With summer temperatures rising and outdoor work increasing, it’s essential for businesses to consider strategies to keep their workers safe. As an indicator of how serious the threats of heat-related illnesses are, OHSA recently launched a National Emphasis Program to help address these hazards. Other risks of working outdoors include those from the sun, wildlife and insects.
Employees’ injuries and illnesses related to summer weather and working outdoors are a frequent source of workers’ compensation claims. But there are steps your business can take to help reduce these exposures. Below are some tips to consider to help reduce injuries, illnesses and workers’ compensation claims.
Implement Training Programs
Several businesses employ new or seasonal workers during the summer. These employees may not be aware of the risks they could encounter on the job. In order to help prevent injuries, your organization can implement a safety training program for both new and returning seasonal employees.
Be Aware of Heat, Sun and Weather Hazards
Being outdoors can expose your employees to hazardous natural conditions. Taking the appropriate steps can help reduce the risks associated with the heat, sun and severe weather.
- Heat safety—When the thermometer rises, encourage your workers to hydrate, seek shade when possible, wear suitable clothing and take breaks to help avoid overheating.
- Sun safety—To help protect against the sun, remind your employees about using sunscreen with adequate sun protection factor (SPF) and gear that may block harmful ultraviolet rays (e.g., hats and sunglasses).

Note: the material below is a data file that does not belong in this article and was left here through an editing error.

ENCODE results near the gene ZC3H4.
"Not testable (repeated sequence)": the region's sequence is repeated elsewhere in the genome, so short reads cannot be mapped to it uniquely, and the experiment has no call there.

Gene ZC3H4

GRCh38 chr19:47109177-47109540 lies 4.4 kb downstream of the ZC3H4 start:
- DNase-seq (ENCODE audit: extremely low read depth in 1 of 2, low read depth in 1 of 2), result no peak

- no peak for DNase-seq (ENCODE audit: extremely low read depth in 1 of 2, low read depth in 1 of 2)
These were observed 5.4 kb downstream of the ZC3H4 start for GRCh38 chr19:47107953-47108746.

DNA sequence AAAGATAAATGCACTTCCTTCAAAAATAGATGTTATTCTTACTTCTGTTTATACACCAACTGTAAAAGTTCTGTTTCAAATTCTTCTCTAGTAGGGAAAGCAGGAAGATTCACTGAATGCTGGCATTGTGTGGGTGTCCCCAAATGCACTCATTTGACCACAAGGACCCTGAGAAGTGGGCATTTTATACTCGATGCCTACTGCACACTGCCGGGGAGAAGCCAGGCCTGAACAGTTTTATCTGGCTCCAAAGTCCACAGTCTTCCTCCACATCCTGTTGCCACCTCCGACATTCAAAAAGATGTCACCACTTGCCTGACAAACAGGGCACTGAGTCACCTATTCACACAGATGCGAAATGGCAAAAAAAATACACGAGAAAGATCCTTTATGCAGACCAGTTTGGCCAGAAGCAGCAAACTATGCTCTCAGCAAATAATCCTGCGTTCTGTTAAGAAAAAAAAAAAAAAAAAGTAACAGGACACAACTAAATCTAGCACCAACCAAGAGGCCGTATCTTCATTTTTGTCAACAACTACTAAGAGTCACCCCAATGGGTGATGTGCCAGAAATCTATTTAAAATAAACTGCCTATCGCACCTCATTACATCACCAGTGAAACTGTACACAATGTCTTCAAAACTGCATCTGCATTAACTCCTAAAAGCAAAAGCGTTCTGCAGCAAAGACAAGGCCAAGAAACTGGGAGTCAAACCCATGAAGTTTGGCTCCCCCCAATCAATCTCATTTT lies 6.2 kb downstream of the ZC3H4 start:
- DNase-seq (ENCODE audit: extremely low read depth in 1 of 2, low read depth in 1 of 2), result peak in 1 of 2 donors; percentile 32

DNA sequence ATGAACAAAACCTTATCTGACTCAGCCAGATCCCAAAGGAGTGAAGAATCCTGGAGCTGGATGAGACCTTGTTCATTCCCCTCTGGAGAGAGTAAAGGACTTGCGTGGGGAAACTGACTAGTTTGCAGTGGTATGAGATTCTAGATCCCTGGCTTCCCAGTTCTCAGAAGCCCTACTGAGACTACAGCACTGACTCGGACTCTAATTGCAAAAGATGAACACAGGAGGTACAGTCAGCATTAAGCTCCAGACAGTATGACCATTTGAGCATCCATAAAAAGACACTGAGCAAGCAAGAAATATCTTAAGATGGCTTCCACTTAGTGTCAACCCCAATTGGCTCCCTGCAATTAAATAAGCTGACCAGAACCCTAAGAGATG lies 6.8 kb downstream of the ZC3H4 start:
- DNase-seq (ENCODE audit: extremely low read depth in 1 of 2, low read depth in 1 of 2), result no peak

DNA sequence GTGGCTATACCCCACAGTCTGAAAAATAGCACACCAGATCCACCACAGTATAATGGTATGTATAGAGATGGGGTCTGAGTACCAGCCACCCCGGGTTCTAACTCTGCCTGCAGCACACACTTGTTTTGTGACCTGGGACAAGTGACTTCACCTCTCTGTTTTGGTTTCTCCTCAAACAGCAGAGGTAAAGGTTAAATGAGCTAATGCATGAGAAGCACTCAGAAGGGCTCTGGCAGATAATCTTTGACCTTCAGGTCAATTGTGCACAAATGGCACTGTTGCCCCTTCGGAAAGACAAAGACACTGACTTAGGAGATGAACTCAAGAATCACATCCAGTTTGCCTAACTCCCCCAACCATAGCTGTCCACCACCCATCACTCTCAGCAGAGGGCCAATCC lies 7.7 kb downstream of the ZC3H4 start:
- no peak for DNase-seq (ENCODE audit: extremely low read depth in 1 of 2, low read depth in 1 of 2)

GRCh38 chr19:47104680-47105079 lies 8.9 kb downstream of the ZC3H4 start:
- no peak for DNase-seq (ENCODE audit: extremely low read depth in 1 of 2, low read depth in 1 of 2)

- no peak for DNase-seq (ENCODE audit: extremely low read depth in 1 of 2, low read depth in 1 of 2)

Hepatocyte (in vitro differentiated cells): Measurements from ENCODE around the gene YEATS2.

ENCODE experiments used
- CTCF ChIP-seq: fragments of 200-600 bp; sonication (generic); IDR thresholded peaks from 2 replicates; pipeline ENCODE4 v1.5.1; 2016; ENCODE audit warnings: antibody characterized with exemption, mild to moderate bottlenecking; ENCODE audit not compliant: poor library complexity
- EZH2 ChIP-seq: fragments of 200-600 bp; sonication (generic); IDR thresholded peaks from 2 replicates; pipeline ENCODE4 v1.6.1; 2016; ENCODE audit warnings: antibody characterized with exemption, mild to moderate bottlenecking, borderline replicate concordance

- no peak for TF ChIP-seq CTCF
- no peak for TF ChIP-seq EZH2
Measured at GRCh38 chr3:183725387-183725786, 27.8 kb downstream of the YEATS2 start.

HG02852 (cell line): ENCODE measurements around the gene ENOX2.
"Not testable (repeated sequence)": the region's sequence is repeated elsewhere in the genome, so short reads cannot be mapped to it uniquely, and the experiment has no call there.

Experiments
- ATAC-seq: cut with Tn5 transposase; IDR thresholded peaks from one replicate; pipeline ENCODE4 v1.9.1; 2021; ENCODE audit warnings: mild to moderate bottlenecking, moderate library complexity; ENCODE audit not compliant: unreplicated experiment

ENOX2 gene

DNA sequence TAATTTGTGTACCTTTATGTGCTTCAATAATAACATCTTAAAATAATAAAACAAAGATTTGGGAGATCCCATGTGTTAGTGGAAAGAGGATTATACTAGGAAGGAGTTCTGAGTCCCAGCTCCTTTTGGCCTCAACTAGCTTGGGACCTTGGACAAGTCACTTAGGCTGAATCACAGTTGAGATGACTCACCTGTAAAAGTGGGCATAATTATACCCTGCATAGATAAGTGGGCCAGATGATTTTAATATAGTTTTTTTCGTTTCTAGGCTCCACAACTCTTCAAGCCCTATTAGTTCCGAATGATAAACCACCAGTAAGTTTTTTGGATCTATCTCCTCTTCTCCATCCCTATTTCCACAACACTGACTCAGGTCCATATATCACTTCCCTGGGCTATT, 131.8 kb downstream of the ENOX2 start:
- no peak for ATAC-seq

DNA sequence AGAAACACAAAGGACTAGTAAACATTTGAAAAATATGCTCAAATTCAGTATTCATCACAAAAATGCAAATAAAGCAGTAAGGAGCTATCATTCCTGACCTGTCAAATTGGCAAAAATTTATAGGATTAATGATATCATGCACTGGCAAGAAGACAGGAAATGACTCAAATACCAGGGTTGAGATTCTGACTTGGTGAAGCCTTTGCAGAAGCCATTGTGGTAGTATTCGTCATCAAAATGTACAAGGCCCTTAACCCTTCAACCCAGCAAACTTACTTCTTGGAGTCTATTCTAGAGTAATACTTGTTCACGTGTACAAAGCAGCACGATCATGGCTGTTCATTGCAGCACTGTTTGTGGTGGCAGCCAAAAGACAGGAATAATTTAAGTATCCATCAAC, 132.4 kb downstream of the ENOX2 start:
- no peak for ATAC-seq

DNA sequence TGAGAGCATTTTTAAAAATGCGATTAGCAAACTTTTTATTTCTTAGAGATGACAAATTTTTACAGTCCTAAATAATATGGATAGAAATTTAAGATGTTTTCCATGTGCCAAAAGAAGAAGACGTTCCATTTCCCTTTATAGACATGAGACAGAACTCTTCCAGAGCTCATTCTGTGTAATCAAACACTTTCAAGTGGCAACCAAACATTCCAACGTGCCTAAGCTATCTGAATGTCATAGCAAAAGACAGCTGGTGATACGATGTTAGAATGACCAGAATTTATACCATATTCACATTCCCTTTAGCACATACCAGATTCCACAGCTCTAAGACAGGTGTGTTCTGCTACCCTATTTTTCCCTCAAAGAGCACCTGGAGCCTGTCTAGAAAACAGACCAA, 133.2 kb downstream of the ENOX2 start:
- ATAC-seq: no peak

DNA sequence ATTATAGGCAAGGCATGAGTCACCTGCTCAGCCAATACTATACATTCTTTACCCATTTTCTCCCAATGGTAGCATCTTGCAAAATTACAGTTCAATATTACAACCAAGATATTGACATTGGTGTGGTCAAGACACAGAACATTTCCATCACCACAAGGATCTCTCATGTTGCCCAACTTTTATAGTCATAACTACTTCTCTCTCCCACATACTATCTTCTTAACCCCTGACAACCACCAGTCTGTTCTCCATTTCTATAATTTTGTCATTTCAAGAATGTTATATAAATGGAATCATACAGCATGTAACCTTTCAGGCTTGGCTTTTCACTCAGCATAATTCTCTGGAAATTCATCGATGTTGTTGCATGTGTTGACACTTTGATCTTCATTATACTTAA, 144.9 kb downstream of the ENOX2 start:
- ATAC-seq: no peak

- Severe weather safety—Severe weather events can occur during the summer months. Make sure you have proper protocols, shelters and warning systems in place so your workers do not get stranded outside during lightning, hail, strong winds or other potentially dangerous weather.
Take Precautions Against Wildlife, Ticks and Insects
Summer can also increase your employee’s interactions with wildlife and insects. Educate them about hazardous animals (e.g., snakes) and how to react if they encounter them. It may also be beneficial to have a procedure for workers to report specific wildlife sightings. Additionally, providing training on how to take precautions against ticks and other insects (e.g., wasps and mosquitos) may help reduce bites and stings and the illnesses or allergic reactions they may cause.
Scheduling enough workers to meet your business’s needs is also a technique that can promote safety. Many employees take vacations over the summer months and being short-staffed can lead to accidents due to rushing or overexertion.
For more information or to discuss your insurance needs, contact Rising Star Insurance Group in Richardson, Texas, today.
This blog is intended for informational and educational use only. It is not exhaustive and should not be construed as legal advice. Please contact your insurance professional for further information.